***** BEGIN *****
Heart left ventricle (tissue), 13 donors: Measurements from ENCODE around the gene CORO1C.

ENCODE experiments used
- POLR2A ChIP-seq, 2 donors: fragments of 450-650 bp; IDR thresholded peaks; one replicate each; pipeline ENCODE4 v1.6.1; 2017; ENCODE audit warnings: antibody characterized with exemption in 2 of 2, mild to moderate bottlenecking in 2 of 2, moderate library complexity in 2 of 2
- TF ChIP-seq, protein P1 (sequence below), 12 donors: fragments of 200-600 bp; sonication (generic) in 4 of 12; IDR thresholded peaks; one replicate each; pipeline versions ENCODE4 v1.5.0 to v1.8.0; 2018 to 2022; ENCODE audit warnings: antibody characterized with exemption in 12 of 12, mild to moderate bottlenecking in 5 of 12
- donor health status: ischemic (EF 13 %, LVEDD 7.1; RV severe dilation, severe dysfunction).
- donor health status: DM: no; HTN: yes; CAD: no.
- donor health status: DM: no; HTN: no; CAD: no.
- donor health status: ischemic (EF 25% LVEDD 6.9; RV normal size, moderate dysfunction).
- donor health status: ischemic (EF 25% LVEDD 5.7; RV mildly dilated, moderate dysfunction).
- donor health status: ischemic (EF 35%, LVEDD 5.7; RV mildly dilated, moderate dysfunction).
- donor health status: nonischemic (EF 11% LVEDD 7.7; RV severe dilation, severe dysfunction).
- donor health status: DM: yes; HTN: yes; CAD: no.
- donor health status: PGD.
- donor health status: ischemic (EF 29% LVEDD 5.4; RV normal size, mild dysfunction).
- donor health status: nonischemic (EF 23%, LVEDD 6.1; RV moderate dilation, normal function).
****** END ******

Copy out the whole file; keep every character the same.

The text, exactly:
Heart left ventricle (tissue), 13 donors: Measurements from ENCODE around the gene CORO1C.

ENCODE experiments used
- POLR2A ChIP-seq, 2 donors: fragments of 450-650 bp; IDR thresholded peaks; one replicate each; pipeline ENCODE4 v1.6.1; 2017; ENCODE audit warnings: antibody characterized with exemption in 2 of 2, mild to moderate bottlenecking in 2 of 2, moderate library complexity in 2 of 2
- TF ChIP-seq, protein P1 (sequence below), 12 donors: fragments of 200-600 bp; sonication (generic) in 4 of 12; IDR thresholded peaks; one replicate each; pipeline versions ENCODE4 v1.5.0 to v1.8.0; 2018 to 2022; ENCODE audit warnings: antibody characterized with exemption in 12 of 12, mild to moderate bottlenecking in 5 of 12
- donor health status: ischemic (EF 13 %, LVEDD 7.1; RV severe dilation, severe dysfunction).
- donor health status: DM: no; HTN: yes; CAD: no.
- donor health status: DM: no; HTN: no; CAD: no.
- donor health status: ischemic (EF 25% LVEDD 6.9; RV normal size, moderate dysfunction).
- donor health status: ischemic (EF 25% LVEDD 5.7; RV mildly dilated, moderate dysfunction).
- donor health status: ischemic (EF 35%, LVEDD 5.7; RV mildly dilated, moderate dysfunction).
- donor health status: nonischemic (EF 11% LVEDD 7.7; RV severe dilation, severe dysfunction).
- donor health status: DM: yes; HTN: yes; CAD: no.
- donor health status: PGD.
- donor health status: ischemic (EF 29% LVEDD 5.4; RV normal size, mild dysfunction).
- donor health status: nonischemic (EF 23%, LVEDD 6.1; RV moderate dilation, normal function).